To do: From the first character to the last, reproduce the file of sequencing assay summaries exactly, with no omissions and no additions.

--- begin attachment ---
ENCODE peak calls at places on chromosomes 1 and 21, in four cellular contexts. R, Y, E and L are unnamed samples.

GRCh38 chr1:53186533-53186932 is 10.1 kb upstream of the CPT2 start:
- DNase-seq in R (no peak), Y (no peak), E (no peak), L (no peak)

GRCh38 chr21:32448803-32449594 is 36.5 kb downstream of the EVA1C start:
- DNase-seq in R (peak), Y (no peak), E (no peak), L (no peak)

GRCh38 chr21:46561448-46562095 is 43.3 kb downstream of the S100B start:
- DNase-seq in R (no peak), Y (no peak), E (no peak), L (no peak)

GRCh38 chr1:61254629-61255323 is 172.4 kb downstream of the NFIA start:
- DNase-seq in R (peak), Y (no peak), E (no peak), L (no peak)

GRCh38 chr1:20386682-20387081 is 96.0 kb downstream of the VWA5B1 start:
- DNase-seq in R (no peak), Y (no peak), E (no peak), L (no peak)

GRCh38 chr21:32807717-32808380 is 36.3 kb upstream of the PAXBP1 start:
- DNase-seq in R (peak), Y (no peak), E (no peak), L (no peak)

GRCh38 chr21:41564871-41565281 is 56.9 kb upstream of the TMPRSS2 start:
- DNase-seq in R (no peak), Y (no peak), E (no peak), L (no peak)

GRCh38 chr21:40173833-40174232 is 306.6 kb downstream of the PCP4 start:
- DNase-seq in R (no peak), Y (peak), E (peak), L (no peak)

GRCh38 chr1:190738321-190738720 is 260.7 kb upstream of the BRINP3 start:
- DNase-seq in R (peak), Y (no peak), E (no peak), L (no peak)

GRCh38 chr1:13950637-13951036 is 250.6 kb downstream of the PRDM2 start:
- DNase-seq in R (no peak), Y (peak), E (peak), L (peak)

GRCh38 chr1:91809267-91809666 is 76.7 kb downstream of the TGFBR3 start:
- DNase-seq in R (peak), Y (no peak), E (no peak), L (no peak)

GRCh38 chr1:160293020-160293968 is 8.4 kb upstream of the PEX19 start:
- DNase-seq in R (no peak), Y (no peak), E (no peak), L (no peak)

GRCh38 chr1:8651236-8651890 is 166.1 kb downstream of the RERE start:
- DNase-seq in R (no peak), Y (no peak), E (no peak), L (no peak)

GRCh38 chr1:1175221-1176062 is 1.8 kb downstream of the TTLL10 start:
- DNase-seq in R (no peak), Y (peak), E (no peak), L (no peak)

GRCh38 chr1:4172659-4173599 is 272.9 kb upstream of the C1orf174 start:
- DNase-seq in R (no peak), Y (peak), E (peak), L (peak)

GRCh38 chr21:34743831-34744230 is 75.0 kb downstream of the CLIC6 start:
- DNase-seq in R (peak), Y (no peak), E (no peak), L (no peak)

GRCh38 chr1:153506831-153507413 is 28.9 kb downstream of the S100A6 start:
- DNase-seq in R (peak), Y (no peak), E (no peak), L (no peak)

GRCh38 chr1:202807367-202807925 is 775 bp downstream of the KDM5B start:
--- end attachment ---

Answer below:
ENCODE peak calls at places on chromosomes 1 and 21, in four cellular contexts. R, Y, E and L are unnamed samples.

GRCh38 chr1:53186533-53186932 is 10.1 kb upstream of the CPT2 start:
- DNase-seq in R (no peak), Y (no peak), E (no peak), L (no peak)

GRCh38 chr21:32448803-32449594 is 36.5 kb downstream of the EVA1C start:
- DNase-seq in R (peak), Y (no peak), E (no peak), L (no peak)

GRCh38 chr21:46561448-46562095 is 43.3 kb downstream of the S100B start:
- DNase-seq in R (no peak), Y (no peak), E (no peak), L (no peak)

GRCh38 chr1:61254629-61255323 is 172.4 kb downstream of the NFIA start:
- DNase-seq in R (peak), Y (no peak), E (no peak), L (no peak)

GRCh38 chr1:20386682-20387081 is 96.0 kb downstream of the VWA5B1 start:
- DNase-seq in R (no peak), Y (no peak), E (no peak), L (no peak)

GRCh38 chr21:32807717-32808380 is 36.3 kb upstream of the PAXBP1 start:
- DNase-seq in R (peak), Y (no peak), E (no peak), L (no peak)

GRCh38 chr21:41564871-41565281 is 56.9 kb upstream of the TMPRSS2 start:
- DNase-seq in R (no peak), Y (no peak), E (no peak), L (no peak)

GRCh38 chr21:40173833-40174232 is 306.6 kb downstream of the PCP4 start:
- DNase-seq in R (no peak), Y (peak), E (peak), L (no peak)

GRCh38 chr1:190738321-190738720 is 260.7 kb upstream of the BRINP3 start:
- DNase-seq in R (peak), Y (no peak), E (no peak), L (no peak)

GRCh38 chr1:13950637-13951036 is 250.6 kb downstream of the PRDM2 start:
- DNase-seq in R (no peak), Y (peak), E (peak), L (peak)

GRCh38 chr1:91809267-91809666 is 76.7 kb downstream of the TGFBR3 start:
- DNase-seq in R (peak), Y (no peak), E (no peak), L (no peak)

GRCh38 chr1:160293020-160293968 is 8.4 kb upstream of the PEX19 start:
- DNase-seq in R (no peak), Y (no peak), E (no peak), L (no peak)

GRCh38 chr1:8651236-8651890 is 166.1 kb downstream of the RERE start:
- DNase-seq in R (no peak), Y (no peak), E (no peak), L (no peak)

GRCh38 chr1:1175221-1176062 is 1.8 kb downstream of the TTLL10 start:
- DNase-seq in R (no peak), Y (peak), E (no peak), L (no peak)

GRCh38 chr1:4172659-4173599 is 272.9 kb upstream of the C1orf174 start:
- DNase-seq in R (no peak), Y (peak), E (peak), L (peak)

GRCh38 chr21:34743831-34744230 is 75.0 kb downstream of the CLIC6 start:
- DNase-seq in R (peak), Y (no peak), E (no peak), L (no peak)

GRCh38 chr1:153506831-153507413 is 28.9 kb downstream of the S100A6 start:
- DNase-seq in R (peak), Y (no peak), E (no peak), L (no peak)

GRCh38 chr1:202807367-202807925 is 775 bp downstream of the KDM5B start: